Being the chronicler of our times is not an easy task at all, yet Martin Parr curiously perceives that role as a matter of perfect choice. During his several decades-long career, the artist has primarily focused on depicting different social classes; especially the population of rural England has been represented in several series. With vigor and wit, Parr constructed strong satirical shots and his photographs are not only documents of past times and changing contexts, rather they are well conducted anthropological studies which semantically provide much more than just a visual impression.
Martin Parr was born in Epsom, Surrey, UK, in 1952. From the early age, he showed tremendous interest in the medium of photography and was largely encouraged by his grandfather George Parr, who was an amateur photographer and member of the Royal Photographic Society. The artist studied photography at Manchester Polytechnic, from 1970 to 1973, and has developed an international reputation for his innovative imagery, his oblique approach to social documentary, and his input to photographic culture within the UK and abroad.
Simultaneously with his artistic practice, Martin Parr has been a successful lecturer and curator. From 2004 to 2012 he was Professor of Photography at The University of Wales Newport campus, and in 2013 was appointed visiting Professor of Photography at the University of Ulster in Northern Ireland. In 2008 Martin Parr was the guest curator at New York Photo Festival, while in 2010 the artist curated the Brighton Photo Biennial in October. One of the last projects titled Strange and Familiar was curated by Parr in 2016 at the Barbican. The show examines how international photographers from 1930s onward have photographed in the UK.
The artist joined famous Magnum Photos as an associate member in 1988. Several years later, Parr applies for membership, yet Philip Jones Griffiths tries to influence other members not to include him in the organization. Nevertheless, Parr achieved the necessary two-thirds majority by one vote. Interestingly, Magnum membership helped him not only in further development of photojournalist style, but enabled him to work on editorial photography for Paul Smith, Louis Vuitton, and other clients. In 2014 Parr was voted in as president of Magnum Photos International.
The lens of Martin Parr are always on a search for strange, grotesque and twisted motifs. The subjects or more precisely the situations which he captures are accentuated with vivid colors and the perspectives. By focusing mostly on leisure, consumption, and communication, the artist critically articulates human activity, so from this time distance, it can be even said that his most common topics are consumerism, babbitry, and globalization. Whether the images depict modern life in provincial England or are made during his travels, they are humorous, seductive, and provide a new insight in how interaction is affected by cultural peculiarities and context.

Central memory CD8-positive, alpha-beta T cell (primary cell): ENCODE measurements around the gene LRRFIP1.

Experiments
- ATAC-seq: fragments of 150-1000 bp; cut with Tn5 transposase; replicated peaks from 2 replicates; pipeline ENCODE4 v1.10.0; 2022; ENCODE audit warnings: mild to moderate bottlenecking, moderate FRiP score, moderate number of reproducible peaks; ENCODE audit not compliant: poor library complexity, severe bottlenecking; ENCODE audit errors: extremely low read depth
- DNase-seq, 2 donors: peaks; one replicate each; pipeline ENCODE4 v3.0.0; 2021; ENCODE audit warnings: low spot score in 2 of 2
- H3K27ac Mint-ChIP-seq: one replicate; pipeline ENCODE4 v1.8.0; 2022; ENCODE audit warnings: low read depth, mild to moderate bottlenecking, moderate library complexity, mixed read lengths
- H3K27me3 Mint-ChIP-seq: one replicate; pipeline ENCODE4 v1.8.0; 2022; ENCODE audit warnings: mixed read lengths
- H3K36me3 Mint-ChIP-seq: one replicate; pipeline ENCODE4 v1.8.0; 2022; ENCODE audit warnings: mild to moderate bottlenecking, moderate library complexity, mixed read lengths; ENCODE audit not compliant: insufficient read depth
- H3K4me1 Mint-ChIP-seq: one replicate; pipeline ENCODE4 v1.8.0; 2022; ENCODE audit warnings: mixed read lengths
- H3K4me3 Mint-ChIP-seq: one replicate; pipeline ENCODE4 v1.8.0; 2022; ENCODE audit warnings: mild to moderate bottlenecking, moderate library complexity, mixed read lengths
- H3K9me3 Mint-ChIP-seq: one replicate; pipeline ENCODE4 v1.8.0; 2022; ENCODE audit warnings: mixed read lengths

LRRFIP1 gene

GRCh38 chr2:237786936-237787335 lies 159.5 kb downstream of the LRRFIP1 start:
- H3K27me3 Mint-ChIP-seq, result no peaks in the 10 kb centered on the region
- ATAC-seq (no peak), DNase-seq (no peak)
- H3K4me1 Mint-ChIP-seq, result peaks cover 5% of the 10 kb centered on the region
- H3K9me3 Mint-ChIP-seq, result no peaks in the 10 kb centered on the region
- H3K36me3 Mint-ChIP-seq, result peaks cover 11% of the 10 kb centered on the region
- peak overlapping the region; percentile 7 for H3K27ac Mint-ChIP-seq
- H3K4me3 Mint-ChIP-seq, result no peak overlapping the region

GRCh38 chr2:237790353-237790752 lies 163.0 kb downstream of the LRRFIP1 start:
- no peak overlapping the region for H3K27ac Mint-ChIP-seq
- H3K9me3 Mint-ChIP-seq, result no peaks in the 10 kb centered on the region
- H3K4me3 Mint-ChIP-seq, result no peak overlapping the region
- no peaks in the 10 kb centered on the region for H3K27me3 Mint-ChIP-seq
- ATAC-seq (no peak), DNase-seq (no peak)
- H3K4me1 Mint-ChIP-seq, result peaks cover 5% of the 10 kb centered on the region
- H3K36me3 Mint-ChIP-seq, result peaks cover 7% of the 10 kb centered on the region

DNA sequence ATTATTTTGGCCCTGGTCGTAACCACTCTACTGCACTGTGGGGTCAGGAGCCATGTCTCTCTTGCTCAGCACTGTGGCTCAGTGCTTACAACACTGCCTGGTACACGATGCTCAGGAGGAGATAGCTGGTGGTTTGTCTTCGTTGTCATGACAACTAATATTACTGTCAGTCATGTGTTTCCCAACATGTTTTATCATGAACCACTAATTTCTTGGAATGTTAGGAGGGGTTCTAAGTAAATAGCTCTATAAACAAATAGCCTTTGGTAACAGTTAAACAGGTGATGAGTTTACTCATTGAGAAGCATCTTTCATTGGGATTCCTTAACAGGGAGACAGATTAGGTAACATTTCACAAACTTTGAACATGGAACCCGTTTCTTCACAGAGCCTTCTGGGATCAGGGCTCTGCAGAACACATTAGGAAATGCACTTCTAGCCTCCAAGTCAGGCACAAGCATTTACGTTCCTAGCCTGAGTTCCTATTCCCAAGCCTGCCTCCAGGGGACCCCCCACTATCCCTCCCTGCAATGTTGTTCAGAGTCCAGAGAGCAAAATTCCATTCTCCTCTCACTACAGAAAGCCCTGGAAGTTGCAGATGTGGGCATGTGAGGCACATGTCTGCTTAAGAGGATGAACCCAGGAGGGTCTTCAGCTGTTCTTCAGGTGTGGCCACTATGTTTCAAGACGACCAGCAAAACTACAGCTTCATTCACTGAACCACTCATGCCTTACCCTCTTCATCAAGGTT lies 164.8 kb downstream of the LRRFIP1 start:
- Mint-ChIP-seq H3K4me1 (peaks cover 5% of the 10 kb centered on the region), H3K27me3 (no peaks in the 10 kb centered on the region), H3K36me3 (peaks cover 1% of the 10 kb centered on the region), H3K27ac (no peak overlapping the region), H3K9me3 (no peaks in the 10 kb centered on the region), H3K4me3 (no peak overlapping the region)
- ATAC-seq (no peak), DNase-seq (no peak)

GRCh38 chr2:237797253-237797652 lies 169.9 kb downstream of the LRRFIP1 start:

The first mature work Parr did was realized in West Yorkshire, where he spent five years photographing rural life in the area, focusing on the Methodist (and some Baptist) non-conformist chapels, a focal point for isolated farming communities that in the early 1970s were closing down. At the beginning of 80’s, he photographed working-class people at the seaside in nearby New Brighton, while during 1987 and 1988 he completed his next major project, on the middle class, who were at that time becoming increasingly affluent under Thatcherism. With a project, Small World (1987–1994) Parr dealt with mass tourism and with Common Sense (1995–1999) he was focused on global consumerism.
Besides taking photography to a higher level by conjoining it with different genres, such as fashion and advertising, Martin Parr has developed a particular interest in film-making, From 1990–92 he has collaborated with Nick Barker, during a shooting of Barker's film Signs of the Times. A couple of years later, the artist began producing his own television documentaries with Mosaic Film. He was the cameraman on the film It's Nice Up North (2006), while in 2014 Parr created Turkey and Tinsel, a 60 minute deadpan and often hilarious observational video documentary about faux Christmas in small town England.
Parrworld opened at Haus de Kunst, Munich, in 2008. The show exhibited Parr’s own collection of objects, more than 1,000 examples of photo books from the 19th century through to the present day, postcards, photography prints by both British and International photographers, and a new project from Parr entitled Luxury. The items from his collections have been used as the basis for publications and exhibitions. Interestingly, since the 1970s, Parr has collected and publicized the postcards made between the 1950s and 1970s by John Hinde and his team of photographers. The exhibition toured Europe for the following 2 years.
Apparently, throughout the years, the career of Martin Parr has developed in different directions but he has kept the ability to carefully note our age. Therefore, it is no wonder the artist has been awarded a number of honors such as the Erich Salomon Prize in 2006 or Baume et Mercier award in recognition of his professional career and contributions to contemporary photography at PhotoEspana in 2008. Works in various collections, over 90 books of his own work published, vast personal collection, notable academic career make the artist person of outstanding domains. The photographs of Martin Parr offer us sensitizes our subconscious, they are memorable and are the pure reflection of all the aspects of our daily existence.
Featured image: Portrait of Martin Parr - image from WW archive
All images used are courtesy of the artist